David R. Smith, a physicist formerly at the University of California, San Diego, has been awarded the European Union’s Descartes Prize for Excellence in Scientific Research for developing at UCSD a new class of composite materials with unusual physical properties that scientists theorized might be possible, but had never before been able to produce in nature.
Smith, now an associate professor at Duke University’s Pratt School of Engineering, shared with four European researchers the €1.1 million euro prize — equivalent to $1.29 million U.S. dollars — for their contributions to the development of a new class of materials known as “left-handed metamaterials.”
The five scientists, whose achievements created a new sub-discipline of physics, will be presented with the Descartes Prize, named in honor of the French mathematician, scientist and philosopher Rene Descartes, at a ceremony held at the Royal Society in London on December 2.
Selected from a pool of 85 research teams from 22 countries, Smith shares this year's top European Union prize for research with Sir John Pendry of the UK, Eleftherios Economou of Greece, Ekmel Ozbay of Turkey and Costas Soukoulis of Greece. “It’s great to receive this kind of recognition for our work,” Smith said. “This group of people has collectively made many significant contributions to really establish this field. It’s been a real collaborative effort.”
“We're extremely proud of David for his ground-breaking research on 'left-handed metamaterials' and congratulate him on receiving this prestigious prize,” said M. Brian Maple, chair of UCSD Department of Physics. “We're especially pleased that the world's first left-handed metamaterials were demonstrated by David and Sheldon Schultz and their co-workers in Professor Schultz's laboratory here at UCSD.”
The unusual property of left-handed metamaterials is its ability to reverse many of the physical properties that govern the behavior of ordinary materials. One such property is the Doppler effect, which makes a train whistle sound higher in pitch as it approaches and lower in pitch as it recedes. According to Maxwell's equations, which describe the relationship between magnetic and electric fields, microwave radiation or light would show the opposite effect in this new class of materials, shifting to lower frequencies as a source approaches and to higher frequencies as it recedes.
Similarly, Maxwell's equations further suggest that lenses that would normally disperse electromagnetic radiation would instead focus it within this composite material. This is because Snell's law, which describes the angle of refraction caused by the change in velocity of light and other waves through lenses, water and other types of ordinary material, is expected to be exactly opposite within this composite.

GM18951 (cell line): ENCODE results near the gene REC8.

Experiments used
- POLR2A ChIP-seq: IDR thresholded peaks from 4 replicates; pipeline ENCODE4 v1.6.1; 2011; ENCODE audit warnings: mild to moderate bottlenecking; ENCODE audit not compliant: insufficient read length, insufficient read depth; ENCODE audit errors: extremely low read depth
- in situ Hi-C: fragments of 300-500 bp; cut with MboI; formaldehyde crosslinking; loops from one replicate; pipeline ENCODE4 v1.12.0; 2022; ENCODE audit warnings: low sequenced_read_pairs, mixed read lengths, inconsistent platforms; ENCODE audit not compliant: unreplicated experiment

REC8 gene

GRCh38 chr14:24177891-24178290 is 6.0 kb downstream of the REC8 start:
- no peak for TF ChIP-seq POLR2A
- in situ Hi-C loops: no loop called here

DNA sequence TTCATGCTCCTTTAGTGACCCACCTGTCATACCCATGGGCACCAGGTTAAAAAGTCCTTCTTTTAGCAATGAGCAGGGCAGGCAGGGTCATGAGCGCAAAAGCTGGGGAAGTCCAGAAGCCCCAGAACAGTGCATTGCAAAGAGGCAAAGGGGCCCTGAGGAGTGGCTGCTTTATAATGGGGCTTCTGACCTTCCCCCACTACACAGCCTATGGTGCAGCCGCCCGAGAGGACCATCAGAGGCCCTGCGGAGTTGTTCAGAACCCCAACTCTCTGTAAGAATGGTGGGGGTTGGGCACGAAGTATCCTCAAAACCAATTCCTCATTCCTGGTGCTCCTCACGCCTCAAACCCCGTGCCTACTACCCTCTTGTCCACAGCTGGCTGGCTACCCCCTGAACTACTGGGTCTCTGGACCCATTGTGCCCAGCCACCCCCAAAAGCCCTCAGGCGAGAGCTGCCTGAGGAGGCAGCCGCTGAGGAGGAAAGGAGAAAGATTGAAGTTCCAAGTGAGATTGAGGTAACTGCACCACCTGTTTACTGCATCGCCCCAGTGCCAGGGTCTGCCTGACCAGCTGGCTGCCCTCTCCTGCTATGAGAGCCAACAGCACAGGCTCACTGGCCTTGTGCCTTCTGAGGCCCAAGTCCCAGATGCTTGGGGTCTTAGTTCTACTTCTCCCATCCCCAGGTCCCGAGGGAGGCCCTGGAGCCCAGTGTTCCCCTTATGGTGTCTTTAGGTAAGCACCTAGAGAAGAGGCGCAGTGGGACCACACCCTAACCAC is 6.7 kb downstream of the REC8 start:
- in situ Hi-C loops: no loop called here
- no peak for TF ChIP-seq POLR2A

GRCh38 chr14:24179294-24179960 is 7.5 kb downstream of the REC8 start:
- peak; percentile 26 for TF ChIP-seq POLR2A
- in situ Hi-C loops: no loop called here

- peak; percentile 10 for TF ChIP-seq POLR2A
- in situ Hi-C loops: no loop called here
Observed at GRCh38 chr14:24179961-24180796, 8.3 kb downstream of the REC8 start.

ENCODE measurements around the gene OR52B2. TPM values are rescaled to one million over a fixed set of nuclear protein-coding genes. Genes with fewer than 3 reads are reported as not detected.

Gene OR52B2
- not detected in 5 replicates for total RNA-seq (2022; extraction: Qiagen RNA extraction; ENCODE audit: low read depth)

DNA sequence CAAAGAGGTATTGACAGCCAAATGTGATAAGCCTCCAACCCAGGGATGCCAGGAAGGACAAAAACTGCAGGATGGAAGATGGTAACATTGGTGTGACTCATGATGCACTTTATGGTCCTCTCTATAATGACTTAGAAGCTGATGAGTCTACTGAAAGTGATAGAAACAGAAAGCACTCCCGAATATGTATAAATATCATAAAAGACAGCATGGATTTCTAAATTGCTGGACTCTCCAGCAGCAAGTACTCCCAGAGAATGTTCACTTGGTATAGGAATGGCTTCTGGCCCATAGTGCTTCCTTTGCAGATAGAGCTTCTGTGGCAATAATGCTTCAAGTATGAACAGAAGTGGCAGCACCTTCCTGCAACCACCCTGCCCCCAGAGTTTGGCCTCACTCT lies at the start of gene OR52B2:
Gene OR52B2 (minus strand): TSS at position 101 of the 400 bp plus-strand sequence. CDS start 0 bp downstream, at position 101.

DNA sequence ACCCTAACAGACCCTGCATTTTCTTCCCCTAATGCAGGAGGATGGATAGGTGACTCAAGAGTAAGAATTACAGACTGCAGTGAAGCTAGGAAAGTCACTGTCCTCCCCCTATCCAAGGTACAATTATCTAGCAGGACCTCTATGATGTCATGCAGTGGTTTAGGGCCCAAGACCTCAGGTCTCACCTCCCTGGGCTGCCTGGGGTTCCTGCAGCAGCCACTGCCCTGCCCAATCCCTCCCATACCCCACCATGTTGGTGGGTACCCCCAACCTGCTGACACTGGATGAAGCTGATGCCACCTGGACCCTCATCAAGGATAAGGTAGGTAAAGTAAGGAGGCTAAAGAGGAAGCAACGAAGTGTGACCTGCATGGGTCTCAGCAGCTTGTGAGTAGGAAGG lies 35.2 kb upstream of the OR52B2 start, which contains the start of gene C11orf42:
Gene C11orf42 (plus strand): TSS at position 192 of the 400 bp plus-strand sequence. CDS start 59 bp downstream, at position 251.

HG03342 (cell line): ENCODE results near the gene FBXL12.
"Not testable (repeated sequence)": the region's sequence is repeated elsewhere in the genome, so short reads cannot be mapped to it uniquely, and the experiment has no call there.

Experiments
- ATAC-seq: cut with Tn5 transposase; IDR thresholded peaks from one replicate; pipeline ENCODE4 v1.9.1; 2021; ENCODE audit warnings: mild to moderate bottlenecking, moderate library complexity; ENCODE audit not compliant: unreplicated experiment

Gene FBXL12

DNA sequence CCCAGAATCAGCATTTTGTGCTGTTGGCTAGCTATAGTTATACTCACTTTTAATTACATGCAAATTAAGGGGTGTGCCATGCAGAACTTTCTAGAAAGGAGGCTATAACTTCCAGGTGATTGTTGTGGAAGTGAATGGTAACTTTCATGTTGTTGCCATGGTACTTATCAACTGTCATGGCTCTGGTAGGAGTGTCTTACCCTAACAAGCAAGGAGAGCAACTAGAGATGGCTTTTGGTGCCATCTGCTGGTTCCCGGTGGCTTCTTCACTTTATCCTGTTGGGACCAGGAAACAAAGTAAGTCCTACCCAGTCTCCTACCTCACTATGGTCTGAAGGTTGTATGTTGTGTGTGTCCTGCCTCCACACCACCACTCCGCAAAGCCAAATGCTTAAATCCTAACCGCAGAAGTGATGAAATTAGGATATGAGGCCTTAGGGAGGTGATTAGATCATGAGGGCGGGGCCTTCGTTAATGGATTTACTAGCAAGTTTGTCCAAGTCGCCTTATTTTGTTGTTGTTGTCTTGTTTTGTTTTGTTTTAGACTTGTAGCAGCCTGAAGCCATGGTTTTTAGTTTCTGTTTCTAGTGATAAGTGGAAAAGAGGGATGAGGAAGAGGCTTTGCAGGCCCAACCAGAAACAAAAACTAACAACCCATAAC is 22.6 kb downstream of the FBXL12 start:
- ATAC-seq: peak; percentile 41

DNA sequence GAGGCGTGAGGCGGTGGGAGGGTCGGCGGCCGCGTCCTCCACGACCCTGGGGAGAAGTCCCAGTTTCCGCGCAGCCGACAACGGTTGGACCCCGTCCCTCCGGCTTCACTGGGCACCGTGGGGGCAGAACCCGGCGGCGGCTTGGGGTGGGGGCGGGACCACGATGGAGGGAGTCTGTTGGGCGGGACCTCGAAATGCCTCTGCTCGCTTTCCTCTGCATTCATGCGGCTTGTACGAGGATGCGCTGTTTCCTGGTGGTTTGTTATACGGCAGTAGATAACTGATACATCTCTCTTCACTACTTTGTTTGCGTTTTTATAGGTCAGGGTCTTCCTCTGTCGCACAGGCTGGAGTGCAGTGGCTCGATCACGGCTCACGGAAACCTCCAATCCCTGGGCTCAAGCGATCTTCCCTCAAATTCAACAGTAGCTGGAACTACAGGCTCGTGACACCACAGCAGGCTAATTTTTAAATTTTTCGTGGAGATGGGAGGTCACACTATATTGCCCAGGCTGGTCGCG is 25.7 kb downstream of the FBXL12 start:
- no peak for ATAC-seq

In 2000, Smith and Sheldon Schultz, a physics professor at UCSD, headed a team of UCSD physicists that demonstrated the first realization of a “left-handed metamaterial,” a composite of copper rings and wires that reverses familiar properties of light. (see: ucsdnews.ucsd.edu/newsrel/science/mccomposite.htm) The concept underlying the development of that material was patented and licensed by UCSD's Office of Technology Transfer and Intellectual Property Services.
While the material behaves in a manner consistent with the laws of physics, the composite exhibits a reversal of one of the “right-hand rules” of physics which describe a relationship between the electric and magnetic fields and the direction of their wave velocity.
As a result, it is part of a class of materials the UCSD physicists refer to colloquially as “left-handed materials,” after a term coined by Russian theorist V. G. Veselago, who predicted the possibility of such materials in 1968, because they reverse this relationship as well as many of the physical properties that govern the behavior of ordinary materials.
In a paper published in the journal Science the following year, Smith, Schultz and physicist Richard Shelby of UCSD reported the first experimental demonstration that a wedge-shaped metamaterial gives negative refraction. (see: ucsdnews.ucsd.edu/newsrel/science/mcreversed.htm) The initially controversial finding was later confirmed and named one of the journal Science’s top ten breakthroughs of the year in 2003.
In natural materials, light always refracts or bends at a positive angle with respect to the angle at which it entered, Smith explained. “The novel properties of artificial metamaterials therefore bring a degree of design flexibility that was not possible before,” Smith said.
Many applications for left-handed materials are anticipated. Scientists have already shown how the ability to focus radio waves could lead to smaller and improved magnetic resonance imaging (MRI) machines. (see: ucsdnews.ucsd.edu/newsrel/science/smetamaterial.asp) Metamaterials also have many potential applications for the communications industry, including antennas and waveguides that are much smaller and lighter than those of today.
The Descartes Prize for Excellence in Scientific Research, now in its sixth year, is the most prestigious prize awarded by the European Union in the field of science, recognizing outstanding scientific and technological results achieved through international collaborative research in diverse disciplines. Winners are selected by a grand jury of experts in science, industry and the general public.
Source: University of California, San Diego
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